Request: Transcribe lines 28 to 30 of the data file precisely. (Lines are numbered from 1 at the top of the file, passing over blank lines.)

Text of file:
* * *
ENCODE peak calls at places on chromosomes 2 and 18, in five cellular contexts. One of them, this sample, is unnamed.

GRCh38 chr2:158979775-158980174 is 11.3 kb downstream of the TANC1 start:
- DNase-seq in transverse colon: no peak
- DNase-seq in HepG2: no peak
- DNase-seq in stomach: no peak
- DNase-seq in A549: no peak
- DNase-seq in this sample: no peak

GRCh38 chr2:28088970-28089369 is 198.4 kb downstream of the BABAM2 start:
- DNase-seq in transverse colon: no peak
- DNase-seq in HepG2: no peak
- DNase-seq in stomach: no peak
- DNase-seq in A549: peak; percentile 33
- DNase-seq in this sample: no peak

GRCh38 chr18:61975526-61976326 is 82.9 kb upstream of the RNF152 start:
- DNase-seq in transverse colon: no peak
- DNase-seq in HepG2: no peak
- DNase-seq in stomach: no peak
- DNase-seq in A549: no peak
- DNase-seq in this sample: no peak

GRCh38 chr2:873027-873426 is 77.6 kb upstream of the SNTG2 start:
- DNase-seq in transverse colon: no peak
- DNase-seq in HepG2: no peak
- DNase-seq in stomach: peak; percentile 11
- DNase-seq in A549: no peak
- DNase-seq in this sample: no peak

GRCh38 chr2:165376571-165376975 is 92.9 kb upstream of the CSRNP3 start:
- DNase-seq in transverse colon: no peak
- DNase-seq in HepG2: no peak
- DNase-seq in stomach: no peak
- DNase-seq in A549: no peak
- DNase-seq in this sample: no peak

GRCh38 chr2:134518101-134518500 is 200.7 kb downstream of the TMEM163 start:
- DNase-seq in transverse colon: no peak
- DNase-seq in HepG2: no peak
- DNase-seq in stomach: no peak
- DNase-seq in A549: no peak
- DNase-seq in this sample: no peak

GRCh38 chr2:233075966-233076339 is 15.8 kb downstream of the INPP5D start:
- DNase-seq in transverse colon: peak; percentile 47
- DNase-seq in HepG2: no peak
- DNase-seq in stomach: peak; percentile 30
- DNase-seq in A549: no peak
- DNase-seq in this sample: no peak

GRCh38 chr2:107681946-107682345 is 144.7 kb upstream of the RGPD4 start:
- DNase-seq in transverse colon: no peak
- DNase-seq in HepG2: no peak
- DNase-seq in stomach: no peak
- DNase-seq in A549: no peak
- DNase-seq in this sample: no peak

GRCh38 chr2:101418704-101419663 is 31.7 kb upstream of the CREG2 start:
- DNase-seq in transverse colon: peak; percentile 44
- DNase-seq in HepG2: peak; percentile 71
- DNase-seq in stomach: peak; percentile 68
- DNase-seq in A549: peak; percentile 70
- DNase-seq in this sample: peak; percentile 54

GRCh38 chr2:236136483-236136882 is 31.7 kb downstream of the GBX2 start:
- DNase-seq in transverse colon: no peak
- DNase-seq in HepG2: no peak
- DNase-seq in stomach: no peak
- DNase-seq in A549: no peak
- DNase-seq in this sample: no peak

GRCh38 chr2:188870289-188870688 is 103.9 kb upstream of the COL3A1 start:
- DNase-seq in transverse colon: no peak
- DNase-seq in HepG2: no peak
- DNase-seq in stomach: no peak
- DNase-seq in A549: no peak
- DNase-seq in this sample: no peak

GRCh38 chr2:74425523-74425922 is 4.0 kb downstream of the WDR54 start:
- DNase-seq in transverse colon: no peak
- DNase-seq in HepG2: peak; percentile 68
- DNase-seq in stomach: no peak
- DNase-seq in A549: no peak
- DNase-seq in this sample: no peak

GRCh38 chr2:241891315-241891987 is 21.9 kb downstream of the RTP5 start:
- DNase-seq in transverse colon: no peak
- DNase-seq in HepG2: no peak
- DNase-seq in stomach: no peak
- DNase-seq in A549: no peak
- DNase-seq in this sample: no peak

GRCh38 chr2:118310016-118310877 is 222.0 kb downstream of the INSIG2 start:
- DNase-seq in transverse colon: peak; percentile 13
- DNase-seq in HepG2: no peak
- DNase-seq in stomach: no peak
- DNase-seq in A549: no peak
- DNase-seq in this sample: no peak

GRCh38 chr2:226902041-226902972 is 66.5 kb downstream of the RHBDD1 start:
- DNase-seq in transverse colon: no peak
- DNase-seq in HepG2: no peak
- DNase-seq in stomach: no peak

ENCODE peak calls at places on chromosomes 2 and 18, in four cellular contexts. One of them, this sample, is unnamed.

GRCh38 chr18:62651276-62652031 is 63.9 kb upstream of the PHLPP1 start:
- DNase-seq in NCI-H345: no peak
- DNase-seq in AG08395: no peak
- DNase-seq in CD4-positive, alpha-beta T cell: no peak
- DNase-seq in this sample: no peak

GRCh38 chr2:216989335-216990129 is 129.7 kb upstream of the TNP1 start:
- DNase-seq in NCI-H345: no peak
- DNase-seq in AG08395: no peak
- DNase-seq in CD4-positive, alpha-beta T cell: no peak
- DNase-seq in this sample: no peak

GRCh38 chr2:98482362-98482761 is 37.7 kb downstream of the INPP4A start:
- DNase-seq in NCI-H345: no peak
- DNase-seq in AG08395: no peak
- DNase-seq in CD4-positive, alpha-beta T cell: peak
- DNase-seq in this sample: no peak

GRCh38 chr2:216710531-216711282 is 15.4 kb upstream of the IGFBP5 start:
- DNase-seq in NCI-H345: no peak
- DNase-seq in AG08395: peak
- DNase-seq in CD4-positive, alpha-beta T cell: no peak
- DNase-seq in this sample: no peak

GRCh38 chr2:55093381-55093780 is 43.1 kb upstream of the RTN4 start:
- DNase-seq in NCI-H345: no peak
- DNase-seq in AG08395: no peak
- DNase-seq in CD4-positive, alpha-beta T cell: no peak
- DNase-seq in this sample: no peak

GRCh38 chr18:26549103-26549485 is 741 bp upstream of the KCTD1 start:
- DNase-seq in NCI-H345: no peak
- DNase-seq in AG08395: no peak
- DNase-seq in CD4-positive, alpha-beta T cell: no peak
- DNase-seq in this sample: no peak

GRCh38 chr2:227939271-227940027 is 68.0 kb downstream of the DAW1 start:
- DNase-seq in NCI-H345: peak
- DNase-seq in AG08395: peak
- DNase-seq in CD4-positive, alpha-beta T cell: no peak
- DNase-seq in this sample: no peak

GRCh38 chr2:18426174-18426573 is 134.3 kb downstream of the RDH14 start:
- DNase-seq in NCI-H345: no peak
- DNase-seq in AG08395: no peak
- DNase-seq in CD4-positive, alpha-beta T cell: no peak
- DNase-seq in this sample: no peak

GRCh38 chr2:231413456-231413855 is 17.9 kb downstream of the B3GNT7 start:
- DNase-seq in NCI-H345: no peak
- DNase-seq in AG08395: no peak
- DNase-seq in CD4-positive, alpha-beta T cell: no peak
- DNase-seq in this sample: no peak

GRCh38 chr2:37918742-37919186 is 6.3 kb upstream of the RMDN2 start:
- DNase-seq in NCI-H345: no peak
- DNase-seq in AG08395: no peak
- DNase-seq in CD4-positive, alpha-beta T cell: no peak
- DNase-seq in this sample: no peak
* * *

- DNase-seq in HepG2: no peak
- DNase-seq in stomach: no peak
- DNase-seq in A549: no peak